Malone's sudden conversion to revolutionary politics was not universally believed. John Maclean claimed that Malone was a counter-revolutionary sent to disrupt the workers' movement, and he refused to speak alongside Malone.
Official CPGB historian James Klugmann saw Malone as one of the leading figures in the party's first year of existence:
"In the first months of the Party's existence Col. Malone was very active not only in Parliament, but addressing mass meetings and rallies all over the country. Whatever his theoretical weaknesses, he was a man of passion, moved by the revolutionary tremors that were shaking the world, full of wrath and indignation against the powers that be, and after a fiery speech in the Albert Hall on November 7, 1920, he was charged with sedition under Regulation 42 of the Defense of the Realm Act... After a courageous self-defense he was sentenced to six months in the Second Division."
The line which landed Malone in jail related to his argument that during a revolutionary crisis, excesses might occur resulting in the killing of some prominent members of the bourgeoisie. "What are a few Churchills or a few Curzons on lampposts compared to the massacre of thousands of human beings?", Malone asked his audience. Despite Malone's prosecution, the Communist Party did not disavow Malone's rhetorical flourish, going so far as to publish an official party pamphlet entitled What are a Few Churchils? in January 1921. Malone was stripped of his OBE.
Malone married in 1921 and worked to promote the affiliation of the CPGB to the Labour Party, which was under consideration as a tactical matter, urged by Lenin. Malone was particularly keen, and stated "There are still a few differences between the Communist Party and the Labour Party. I am glad to realise, however, that this will soon be settled by affiliation".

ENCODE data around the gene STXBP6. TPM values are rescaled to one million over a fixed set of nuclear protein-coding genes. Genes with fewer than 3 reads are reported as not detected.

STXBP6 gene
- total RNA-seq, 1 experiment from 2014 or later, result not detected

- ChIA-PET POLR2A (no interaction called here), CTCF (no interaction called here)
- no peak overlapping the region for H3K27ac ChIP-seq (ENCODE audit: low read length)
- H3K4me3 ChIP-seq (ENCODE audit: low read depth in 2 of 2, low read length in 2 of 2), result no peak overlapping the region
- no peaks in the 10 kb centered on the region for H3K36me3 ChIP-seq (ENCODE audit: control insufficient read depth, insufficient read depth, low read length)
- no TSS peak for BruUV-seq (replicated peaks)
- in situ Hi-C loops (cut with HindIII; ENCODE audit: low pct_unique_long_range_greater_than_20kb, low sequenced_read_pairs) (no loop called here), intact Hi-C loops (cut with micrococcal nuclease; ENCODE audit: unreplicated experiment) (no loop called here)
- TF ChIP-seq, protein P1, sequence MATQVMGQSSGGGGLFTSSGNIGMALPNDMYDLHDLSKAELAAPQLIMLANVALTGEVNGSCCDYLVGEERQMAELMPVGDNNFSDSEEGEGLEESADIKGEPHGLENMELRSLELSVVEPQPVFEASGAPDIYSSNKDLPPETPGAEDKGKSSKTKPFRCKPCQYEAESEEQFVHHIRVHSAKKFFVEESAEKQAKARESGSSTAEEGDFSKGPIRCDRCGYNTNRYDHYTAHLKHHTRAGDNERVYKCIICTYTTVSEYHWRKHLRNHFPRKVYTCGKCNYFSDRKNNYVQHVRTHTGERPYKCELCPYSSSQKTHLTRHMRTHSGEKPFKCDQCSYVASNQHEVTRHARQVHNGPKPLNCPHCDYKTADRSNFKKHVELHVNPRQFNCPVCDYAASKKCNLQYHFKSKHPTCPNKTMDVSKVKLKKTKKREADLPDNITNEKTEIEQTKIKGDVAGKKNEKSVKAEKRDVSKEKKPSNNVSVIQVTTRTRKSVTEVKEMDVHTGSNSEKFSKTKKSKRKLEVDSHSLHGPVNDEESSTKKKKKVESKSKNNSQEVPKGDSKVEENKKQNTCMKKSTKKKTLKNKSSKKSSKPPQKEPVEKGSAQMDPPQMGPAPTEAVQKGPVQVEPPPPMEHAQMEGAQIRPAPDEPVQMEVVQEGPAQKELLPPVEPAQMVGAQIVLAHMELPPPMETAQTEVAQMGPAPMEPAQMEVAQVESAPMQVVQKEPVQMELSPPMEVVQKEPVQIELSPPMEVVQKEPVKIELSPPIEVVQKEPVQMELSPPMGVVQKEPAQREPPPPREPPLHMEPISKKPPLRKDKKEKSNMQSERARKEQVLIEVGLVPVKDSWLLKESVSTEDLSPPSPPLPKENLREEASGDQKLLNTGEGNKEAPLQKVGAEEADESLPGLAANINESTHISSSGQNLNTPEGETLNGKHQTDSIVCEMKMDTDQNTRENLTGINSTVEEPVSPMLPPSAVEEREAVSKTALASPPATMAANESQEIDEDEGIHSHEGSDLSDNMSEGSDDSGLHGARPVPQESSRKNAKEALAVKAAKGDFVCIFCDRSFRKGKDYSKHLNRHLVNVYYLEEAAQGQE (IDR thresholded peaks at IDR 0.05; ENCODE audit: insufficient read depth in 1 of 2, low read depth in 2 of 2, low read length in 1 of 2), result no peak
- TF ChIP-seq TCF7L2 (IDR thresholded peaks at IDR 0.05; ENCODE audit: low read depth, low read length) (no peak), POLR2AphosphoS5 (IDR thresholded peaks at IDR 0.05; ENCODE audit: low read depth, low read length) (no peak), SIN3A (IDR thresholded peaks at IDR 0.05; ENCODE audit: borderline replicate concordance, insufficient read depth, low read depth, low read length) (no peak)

Malone soon left the CPGB and joined the Independent Labour Party, which was affiliated to the Labour Party. He unsuccessfully stood as the Labour candidate for Ashton-under-Lyne at the 1924 general election, but was elected in the Northampton by-election, 1928 and held the seat until the 1931 general election.
After the death of his first wife, Malone remarried in 1956. He died on 8 June 1965, aged 74.
- "MALONE, Lt-Col Cecil L'Estrange". Who Was Who. A & C Black, an imprint of Bloomsbury Publishing plc, 1920–2008; online edn, Oxford University Press. December 2007. Retrieved 5 December 2012. (subscription required)
- Flight 16 March 1912
- Colonel Malone, The Russian Republic. London: British Socialist Party, 1920. Page 17.
- Malone, The Russian Republic, p. 18.
- Malone, The Russian Republic, pp. 29, 32
- Malone, The Russian Republic, p. 34.
- Malone, The Russian Republic, p. 46.
- Malone, The Russian Republic, pp.47-48.
- Malone, The Russian Republic, p. 49.
- Malone, The Russian Republic, pp. 108-109
- Klugmann, History of the Communist Party of Great Britain. In Two Volumes. London: Lawrence and Wishart, 1968; vol. 1, p. 180
- Brian John Ripley and J. McHugh, John Maclean, p. 127
- Klugmann, History of the Communist Party of Great Britain, vol. 1, p. 182
- Klugmann, History of the Communist Party of Great Britain, vol. 1, p. 182, fn. 2
- Malone political biography, including the stripping of his OBE
- Raymond Challinor, The Origins of British Bolshevism
- Works by or about Cecil L'Estrange Malone at Internet Archive
- Hansard 1803–2005: contributions in Parliament by Cecil Malone
- Documents relating to Cecil Malone held at the National Archives of the United Kingdom
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1915 - 1916
Charles Rumney Samson
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1918 – 1922
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1928 – 1931